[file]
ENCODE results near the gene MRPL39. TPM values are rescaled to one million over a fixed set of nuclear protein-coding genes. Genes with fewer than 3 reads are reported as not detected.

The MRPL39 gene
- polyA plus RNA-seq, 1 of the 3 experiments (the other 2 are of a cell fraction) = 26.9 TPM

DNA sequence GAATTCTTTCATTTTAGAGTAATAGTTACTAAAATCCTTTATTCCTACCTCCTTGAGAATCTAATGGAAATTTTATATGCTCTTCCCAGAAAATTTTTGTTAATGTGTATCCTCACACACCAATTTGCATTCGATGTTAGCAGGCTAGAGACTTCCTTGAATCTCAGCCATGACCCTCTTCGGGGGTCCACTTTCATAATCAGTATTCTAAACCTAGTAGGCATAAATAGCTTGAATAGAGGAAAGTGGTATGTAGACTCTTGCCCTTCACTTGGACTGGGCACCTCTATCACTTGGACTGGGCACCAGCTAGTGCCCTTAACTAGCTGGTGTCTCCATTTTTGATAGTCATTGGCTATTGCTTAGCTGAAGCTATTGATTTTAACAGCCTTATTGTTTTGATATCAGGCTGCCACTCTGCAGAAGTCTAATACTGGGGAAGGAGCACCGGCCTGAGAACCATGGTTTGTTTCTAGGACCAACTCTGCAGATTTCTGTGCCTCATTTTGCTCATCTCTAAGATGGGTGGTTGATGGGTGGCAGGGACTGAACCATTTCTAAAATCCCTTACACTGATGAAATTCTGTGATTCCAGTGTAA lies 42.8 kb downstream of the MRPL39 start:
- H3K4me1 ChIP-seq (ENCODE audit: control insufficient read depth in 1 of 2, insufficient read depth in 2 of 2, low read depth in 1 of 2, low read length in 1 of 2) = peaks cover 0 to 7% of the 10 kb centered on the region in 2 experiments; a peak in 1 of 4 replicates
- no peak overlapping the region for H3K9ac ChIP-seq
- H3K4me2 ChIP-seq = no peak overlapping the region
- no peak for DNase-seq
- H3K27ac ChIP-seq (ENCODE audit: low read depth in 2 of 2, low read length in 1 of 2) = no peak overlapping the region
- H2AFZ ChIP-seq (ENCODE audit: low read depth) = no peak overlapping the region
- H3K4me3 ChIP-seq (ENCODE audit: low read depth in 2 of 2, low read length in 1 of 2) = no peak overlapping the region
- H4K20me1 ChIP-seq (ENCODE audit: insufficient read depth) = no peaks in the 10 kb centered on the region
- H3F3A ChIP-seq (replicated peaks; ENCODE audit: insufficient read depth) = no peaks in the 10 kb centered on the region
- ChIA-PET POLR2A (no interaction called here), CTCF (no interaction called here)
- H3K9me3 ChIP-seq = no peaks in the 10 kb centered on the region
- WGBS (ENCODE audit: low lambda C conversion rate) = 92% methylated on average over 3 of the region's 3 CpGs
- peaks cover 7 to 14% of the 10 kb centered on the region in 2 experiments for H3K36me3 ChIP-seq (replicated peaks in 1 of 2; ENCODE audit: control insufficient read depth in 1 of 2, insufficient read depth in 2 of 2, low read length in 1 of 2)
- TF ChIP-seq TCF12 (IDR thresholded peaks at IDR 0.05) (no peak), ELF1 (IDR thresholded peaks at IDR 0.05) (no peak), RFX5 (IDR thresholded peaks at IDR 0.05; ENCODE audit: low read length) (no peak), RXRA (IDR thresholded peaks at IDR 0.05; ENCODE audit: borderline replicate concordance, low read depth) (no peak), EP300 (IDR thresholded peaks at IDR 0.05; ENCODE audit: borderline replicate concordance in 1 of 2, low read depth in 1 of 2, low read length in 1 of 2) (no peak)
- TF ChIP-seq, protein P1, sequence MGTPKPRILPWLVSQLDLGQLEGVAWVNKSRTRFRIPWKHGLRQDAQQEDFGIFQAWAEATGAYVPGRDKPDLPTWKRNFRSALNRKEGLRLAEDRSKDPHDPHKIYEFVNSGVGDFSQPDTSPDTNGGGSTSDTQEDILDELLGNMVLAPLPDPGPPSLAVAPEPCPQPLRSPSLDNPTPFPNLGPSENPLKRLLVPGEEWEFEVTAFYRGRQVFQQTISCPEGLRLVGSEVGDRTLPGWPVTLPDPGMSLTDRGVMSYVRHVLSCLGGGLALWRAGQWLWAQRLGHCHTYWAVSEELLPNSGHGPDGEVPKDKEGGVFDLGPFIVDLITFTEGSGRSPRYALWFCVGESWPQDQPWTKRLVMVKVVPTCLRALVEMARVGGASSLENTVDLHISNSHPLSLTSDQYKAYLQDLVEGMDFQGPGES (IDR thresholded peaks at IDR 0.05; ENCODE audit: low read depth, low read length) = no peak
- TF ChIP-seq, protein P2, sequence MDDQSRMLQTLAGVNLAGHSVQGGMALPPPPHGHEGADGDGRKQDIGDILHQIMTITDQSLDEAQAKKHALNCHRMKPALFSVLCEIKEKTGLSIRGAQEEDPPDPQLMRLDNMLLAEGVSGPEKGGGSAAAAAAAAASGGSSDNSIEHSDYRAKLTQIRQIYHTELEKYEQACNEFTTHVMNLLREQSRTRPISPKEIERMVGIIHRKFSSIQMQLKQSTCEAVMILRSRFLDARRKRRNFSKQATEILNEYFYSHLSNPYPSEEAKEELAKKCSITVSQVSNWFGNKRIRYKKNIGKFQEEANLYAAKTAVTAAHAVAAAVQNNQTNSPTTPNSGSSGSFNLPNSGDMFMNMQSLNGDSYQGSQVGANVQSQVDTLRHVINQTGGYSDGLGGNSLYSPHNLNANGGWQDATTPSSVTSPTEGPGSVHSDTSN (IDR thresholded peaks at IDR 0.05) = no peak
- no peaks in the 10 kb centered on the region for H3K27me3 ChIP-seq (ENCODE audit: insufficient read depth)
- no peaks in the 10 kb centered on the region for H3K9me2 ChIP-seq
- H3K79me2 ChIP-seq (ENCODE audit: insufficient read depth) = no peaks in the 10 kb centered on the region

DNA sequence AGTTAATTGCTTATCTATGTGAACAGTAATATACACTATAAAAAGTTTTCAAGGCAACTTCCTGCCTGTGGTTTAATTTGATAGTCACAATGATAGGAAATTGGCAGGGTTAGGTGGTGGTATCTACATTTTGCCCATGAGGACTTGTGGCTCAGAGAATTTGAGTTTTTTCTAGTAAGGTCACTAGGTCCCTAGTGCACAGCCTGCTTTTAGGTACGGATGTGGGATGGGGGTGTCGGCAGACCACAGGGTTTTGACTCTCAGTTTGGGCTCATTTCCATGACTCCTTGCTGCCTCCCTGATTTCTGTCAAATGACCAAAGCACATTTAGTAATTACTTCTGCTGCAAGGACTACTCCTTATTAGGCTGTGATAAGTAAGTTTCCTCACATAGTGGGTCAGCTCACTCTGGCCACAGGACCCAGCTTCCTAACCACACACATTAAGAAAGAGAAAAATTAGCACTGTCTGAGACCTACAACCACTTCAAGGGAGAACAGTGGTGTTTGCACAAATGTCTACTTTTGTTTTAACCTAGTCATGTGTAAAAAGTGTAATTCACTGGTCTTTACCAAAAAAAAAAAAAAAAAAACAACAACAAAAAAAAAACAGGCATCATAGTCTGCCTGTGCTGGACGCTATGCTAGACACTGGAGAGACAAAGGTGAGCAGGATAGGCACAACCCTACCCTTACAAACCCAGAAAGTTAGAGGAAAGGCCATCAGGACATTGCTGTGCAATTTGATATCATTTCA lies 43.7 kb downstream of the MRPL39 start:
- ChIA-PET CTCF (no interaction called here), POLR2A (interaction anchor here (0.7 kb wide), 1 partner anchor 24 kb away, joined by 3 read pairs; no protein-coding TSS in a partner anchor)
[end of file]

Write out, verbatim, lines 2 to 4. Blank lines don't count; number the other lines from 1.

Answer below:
The MRPL39 gene
- polyA plus RNA-seq, 1 of the 3 experiments (the other 2 are of a cell fraction) = 26.9 TPM

DNA sequence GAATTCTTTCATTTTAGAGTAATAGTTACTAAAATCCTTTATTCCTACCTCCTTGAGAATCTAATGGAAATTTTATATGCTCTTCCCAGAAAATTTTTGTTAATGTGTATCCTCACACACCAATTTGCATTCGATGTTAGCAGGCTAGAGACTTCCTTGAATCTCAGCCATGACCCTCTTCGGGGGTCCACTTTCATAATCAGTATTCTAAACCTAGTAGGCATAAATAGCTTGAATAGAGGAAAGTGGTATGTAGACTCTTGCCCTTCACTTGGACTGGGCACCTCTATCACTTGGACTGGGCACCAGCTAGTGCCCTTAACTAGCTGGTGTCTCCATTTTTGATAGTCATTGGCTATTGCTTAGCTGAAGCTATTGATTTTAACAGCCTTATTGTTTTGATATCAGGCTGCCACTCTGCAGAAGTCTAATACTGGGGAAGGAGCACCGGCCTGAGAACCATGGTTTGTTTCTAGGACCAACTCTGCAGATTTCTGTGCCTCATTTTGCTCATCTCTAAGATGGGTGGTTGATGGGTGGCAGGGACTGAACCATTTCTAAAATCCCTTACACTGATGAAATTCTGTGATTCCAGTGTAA lies 42.8 kb downstream of the MRPL39 start: